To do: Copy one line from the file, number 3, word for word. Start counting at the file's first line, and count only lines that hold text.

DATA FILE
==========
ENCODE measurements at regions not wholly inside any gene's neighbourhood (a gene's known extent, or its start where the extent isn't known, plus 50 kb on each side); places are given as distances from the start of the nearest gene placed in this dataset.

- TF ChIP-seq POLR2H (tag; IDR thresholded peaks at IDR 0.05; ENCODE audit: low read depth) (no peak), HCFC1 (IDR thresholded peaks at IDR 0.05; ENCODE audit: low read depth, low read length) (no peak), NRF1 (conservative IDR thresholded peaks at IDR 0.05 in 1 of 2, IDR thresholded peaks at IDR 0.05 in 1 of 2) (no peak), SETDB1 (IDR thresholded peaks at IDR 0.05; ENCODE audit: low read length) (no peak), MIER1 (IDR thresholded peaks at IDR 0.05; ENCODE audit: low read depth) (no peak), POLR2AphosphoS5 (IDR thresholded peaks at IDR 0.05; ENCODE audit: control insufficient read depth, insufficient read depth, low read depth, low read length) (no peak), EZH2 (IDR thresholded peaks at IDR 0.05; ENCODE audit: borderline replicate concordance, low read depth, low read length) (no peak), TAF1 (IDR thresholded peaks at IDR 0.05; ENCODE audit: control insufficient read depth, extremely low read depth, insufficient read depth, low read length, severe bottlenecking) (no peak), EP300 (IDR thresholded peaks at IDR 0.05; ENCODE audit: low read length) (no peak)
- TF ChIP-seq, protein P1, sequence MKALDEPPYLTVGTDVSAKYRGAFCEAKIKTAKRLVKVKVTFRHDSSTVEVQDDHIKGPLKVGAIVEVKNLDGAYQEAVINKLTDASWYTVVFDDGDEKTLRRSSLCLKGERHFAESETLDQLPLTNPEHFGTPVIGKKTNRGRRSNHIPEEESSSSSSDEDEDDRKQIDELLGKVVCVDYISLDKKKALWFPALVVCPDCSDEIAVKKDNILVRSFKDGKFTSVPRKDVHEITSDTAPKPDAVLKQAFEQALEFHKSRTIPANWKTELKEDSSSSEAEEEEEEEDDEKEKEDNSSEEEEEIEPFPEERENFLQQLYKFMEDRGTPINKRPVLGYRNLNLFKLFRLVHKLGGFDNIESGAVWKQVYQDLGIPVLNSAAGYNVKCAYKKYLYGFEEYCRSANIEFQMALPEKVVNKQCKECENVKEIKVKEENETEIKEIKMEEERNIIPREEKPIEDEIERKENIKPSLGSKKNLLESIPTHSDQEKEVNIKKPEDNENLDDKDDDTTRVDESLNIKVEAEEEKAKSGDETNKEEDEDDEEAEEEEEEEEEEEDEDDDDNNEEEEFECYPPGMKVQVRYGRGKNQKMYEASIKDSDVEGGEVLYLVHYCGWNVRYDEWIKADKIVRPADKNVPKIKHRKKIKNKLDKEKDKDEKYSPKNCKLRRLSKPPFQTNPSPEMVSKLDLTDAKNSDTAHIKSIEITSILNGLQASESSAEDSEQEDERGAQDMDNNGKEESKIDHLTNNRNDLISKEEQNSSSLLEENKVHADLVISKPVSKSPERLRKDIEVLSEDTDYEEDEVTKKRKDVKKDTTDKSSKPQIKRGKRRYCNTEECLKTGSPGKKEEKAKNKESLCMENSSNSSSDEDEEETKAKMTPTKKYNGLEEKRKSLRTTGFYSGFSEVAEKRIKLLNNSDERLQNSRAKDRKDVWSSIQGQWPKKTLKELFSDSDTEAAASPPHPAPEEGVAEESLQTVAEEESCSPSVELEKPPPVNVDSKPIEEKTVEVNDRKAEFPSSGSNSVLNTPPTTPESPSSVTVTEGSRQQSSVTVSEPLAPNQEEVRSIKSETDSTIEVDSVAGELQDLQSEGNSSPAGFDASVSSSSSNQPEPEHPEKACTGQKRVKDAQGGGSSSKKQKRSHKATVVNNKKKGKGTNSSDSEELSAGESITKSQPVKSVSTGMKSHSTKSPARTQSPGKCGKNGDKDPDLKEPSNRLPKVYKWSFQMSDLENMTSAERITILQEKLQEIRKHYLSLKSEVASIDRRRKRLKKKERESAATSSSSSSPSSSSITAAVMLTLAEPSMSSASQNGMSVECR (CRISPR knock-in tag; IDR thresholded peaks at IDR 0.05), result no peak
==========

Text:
- TF ChIP-seq, protein P1, sequence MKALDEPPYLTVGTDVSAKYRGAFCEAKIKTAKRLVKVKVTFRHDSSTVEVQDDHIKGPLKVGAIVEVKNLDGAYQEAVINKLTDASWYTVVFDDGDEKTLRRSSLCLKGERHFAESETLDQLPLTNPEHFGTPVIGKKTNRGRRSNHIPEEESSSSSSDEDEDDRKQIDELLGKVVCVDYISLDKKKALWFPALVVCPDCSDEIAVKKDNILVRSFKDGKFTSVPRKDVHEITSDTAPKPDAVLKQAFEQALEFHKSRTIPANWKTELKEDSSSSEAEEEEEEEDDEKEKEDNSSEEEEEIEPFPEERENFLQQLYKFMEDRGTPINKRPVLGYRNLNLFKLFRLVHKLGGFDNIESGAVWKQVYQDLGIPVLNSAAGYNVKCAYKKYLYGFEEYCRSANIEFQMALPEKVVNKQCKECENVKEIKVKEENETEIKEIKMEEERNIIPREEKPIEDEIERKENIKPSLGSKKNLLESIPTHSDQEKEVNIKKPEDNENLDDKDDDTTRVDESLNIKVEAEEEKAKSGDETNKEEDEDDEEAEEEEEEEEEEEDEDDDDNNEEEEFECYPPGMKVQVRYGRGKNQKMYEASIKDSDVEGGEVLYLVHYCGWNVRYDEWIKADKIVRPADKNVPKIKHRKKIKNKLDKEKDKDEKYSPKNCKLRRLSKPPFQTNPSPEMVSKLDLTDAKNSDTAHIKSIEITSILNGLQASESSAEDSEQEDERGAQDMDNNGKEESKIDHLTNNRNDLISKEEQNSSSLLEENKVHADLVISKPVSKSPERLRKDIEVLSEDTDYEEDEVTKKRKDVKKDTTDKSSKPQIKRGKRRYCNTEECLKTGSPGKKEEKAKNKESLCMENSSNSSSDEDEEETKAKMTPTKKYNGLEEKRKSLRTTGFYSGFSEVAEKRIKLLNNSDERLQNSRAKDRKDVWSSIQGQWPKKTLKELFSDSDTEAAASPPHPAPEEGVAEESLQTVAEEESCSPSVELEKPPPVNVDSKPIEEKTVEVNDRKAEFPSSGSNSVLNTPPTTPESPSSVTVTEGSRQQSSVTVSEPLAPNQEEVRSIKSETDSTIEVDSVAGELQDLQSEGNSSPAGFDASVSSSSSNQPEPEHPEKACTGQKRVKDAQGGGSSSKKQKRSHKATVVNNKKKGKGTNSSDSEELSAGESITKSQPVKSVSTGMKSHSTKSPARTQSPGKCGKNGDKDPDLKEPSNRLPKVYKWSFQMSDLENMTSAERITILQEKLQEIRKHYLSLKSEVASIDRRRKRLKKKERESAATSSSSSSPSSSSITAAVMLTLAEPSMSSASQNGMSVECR (CRISPR knock-in tag; IDR thresholded peaks at IDR 0.05), result no peak